Why the Buccaneers have no choice but to tank in 2022

Blaine Gabbert, Tampa Bay Buccaneers (Photo by Grant Halverson/Getty Images)
Blaine Gabbert, Tampa Bay Buccaneers (Photo by Grant Halverson/Getty Images) /

The Buccaneers have a very grim outlook into the 2022 season. As hard as it may sound, their best bet may be to win less games than more.

Now, before you lose your minds, read all of this through before you pitch a fit. No Bucs fan on the planet wants to see the Buccaneers suck again, but days of underperformance are coming again one way or another. Wouldn’t it be best to minimize the years at or below mediocrity?

No league in professional sports has more parity than the NFL. The format of the draft and a strict salary cap allows NFL teams to go from zero to hero in one year.

Teams like the Bengals, 49ers, and Cardinals have shown just how much a team can turn their success around almost overnight, and the Bucs need to take notice.

This offseason is going to be a tough one for Jason Licht and company. There are a lot of big names that are leaving the Bucs (see Ali Marpet), and the free agent window isn’t going to make any big changes.

Just look at what the Bucs are dealing with right now:

While some of these guys will be coming back, it is important to realize that the Buccaneers will be a shade of what they were for the past two years in 2022, especially if Blaine Gabbert is the quarterback.

With all of these issues, this team is not competing for a Super Bowl. The Bucs can obviously make some noise in a weak NFC South, but winning that division is similar to a participation trophy; yeah you won, but all that trophy does is over-inflate your opinion of yourself.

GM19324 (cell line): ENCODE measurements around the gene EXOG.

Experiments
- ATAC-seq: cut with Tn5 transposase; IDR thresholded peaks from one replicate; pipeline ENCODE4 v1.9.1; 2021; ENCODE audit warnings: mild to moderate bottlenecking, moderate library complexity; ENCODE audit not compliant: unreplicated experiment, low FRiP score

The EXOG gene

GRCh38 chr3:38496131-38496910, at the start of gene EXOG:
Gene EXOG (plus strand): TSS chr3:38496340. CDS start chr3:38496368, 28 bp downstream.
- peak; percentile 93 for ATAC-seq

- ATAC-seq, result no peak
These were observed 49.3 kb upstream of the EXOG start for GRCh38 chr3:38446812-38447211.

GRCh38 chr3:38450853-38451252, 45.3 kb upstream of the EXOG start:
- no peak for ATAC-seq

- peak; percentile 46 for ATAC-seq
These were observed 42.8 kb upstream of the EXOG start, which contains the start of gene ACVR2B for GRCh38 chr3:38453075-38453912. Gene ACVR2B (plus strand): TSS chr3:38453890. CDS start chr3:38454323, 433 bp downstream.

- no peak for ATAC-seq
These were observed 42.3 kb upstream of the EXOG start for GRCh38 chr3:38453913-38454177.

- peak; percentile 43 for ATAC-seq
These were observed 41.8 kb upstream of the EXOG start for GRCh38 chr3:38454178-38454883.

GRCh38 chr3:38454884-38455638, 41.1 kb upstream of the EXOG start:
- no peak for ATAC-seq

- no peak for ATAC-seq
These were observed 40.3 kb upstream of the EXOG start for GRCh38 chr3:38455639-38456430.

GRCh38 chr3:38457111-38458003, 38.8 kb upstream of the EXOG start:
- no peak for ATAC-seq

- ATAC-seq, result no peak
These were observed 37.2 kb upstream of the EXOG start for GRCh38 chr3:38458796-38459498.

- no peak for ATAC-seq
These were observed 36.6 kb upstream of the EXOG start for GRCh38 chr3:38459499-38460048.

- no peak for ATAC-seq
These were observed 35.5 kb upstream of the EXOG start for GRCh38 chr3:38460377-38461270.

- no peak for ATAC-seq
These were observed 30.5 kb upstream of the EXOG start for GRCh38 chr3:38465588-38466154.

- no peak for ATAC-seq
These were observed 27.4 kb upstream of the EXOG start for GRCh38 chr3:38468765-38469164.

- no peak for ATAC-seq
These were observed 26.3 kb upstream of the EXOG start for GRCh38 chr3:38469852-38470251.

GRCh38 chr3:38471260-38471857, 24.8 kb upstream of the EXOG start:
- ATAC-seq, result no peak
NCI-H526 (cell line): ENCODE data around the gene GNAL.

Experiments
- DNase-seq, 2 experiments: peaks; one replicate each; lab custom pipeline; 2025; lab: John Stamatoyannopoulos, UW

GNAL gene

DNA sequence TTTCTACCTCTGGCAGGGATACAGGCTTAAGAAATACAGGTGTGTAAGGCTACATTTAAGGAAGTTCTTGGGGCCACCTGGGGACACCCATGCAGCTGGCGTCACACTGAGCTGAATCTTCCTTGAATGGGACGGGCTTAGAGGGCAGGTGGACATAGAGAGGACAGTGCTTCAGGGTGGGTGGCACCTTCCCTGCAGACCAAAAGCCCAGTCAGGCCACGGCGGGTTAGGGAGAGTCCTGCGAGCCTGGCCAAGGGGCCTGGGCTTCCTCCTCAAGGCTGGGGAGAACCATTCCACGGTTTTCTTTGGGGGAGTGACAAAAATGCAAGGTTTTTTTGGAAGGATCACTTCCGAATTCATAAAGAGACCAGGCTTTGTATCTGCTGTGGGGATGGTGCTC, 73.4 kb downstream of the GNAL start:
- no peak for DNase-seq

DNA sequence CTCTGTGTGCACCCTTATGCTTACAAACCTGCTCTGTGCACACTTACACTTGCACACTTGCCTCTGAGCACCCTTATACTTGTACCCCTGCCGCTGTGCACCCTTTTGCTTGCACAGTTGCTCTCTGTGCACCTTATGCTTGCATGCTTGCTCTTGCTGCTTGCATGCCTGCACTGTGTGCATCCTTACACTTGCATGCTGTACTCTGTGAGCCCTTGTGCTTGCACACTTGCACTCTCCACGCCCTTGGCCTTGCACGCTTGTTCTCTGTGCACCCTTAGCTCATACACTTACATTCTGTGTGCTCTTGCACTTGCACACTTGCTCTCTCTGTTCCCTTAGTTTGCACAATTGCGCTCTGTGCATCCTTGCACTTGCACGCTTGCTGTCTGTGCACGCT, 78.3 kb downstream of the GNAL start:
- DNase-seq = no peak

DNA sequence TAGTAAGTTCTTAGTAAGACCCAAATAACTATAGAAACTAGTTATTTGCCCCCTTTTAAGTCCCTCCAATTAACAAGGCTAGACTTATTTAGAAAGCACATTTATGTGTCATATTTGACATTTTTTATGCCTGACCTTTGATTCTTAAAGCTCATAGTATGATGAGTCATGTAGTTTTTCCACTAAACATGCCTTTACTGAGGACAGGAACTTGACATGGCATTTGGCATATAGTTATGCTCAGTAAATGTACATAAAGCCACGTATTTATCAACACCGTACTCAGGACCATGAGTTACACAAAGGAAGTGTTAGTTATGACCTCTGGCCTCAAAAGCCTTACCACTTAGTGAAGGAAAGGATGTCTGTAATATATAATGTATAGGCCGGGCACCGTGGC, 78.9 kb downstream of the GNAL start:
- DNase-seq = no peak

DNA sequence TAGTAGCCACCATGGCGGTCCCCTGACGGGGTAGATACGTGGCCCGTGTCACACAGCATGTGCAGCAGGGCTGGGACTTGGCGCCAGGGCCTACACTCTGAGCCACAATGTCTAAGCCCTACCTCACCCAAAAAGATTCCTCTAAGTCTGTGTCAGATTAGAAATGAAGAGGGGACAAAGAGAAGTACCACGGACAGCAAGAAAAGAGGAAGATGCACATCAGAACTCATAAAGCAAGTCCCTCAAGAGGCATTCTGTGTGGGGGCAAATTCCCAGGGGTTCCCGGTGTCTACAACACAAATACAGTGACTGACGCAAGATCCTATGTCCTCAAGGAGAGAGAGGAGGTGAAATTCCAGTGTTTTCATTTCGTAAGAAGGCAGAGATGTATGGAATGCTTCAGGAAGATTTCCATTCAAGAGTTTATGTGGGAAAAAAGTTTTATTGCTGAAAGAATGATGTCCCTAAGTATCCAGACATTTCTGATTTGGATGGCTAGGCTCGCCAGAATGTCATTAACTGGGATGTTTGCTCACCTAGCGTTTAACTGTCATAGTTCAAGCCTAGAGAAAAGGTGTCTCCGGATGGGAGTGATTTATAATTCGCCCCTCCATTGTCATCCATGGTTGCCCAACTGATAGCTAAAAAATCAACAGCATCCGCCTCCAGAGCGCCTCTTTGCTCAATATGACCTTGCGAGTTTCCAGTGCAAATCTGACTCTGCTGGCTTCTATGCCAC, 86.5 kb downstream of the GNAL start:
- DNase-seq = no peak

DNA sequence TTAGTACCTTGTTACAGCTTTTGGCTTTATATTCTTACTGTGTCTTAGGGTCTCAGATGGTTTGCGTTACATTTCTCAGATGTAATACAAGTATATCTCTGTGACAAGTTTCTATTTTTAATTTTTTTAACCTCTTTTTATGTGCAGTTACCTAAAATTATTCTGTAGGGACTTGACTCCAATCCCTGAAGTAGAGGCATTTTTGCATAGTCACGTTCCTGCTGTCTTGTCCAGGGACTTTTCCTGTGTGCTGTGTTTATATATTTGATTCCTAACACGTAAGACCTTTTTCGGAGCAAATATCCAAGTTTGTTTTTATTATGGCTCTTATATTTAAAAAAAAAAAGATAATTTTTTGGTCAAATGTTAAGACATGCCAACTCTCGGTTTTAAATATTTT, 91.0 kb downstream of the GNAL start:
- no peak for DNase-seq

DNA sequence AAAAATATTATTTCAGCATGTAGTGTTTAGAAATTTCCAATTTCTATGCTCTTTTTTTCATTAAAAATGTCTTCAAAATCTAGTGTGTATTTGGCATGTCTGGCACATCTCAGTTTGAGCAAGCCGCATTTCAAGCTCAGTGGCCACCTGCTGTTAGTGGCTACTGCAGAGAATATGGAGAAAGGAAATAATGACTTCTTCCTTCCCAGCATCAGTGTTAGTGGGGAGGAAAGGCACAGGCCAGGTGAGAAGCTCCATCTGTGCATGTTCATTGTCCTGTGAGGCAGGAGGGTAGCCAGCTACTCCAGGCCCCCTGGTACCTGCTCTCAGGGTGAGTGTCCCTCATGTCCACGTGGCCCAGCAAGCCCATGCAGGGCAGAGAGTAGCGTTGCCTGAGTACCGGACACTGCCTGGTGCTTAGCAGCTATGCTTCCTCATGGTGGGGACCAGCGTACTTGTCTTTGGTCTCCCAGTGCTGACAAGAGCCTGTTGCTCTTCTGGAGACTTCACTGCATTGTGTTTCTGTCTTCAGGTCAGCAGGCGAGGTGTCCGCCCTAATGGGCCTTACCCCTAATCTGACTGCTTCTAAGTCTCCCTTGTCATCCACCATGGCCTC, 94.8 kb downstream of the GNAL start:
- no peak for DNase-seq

If the Bucs aren’t going to be great, settling for mediocre is worse that being outright bad.

With a new interior offensive line, quarterback, running back room, and questions at wide receiver, Tampa needs to make the most of Kyle Trask and put the team in contention for one of the stud quarterbacks in the class of 2023.

Treading water with Gabbert is how teams like the Vikings and Eagles get stuck in Purgatory. No one wants to end up in those spots.

As hard as it may sound, the Buccaneers would be far better off to struggle more in 2022 to be ready for 2023 rather than trying to make the most of what is quickly becoming a bad situation for the next five or six seasons.

Losses are coming. The Bucs might as well use them to their advantage.

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